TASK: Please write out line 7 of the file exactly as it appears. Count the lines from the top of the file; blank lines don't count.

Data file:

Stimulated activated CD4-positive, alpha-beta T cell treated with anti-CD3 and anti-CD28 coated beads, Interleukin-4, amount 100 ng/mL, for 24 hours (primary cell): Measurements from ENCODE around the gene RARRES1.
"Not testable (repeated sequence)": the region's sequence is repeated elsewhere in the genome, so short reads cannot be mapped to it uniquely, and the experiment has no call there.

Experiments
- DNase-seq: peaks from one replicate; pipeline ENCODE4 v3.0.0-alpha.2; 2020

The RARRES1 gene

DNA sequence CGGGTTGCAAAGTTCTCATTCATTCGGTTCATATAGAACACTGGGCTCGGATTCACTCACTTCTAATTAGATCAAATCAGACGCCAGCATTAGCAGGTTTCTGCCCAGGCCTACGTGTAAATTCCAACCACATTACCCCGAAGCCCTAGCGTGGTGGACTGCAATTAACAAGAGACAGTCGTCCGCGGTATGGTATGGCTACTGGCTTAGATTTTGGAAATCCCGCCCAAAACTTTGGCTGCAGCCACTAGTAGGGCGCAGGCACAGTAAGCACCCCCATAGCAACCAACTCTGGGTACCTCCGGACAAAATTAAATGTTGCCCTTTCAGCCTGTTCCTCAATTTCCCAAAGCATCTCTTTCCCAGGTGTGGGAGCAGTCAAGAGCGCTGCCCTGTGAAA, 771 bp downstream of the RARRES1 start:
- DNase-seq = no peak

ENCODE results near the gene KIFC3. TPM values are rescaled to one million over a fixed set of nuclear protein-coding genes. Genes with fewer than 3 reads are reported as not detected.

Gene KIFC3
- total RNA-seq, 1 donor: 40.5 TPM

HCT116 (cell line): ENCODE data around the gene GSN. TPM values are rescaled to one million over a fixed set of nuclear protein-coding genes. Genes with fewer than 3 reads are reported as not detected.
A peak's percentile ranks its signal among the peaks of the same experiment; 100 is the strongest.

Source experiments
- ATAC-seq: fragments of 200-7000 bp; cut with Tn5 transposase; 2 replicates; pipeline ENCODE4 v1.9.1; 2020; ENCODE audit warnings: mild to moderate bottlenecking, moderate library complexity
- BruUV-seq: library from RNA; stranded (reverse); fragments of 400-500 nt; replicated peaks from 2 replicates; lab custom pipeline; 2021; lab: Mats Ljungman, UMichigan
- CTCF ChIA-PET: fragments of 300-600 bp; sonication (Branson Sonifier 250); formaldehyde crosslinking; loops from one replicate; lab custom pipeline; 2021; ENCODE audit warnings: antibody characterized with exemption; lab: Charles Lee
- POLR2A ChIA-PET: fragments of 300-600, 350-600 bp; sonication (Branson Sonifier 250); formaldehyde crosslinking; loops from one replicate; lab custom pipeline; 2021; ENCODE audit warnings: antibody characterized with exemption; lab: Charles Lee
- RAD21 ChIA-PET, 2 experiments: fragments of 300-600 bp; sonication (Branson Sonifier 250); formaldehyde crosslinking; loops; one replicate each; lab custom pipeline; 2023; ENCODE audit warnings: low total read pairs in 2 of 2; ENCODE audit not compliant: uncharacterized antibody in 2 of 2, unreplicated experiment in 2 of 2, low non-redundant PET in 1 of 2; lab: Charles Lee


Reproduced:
- DNase-seq = no peak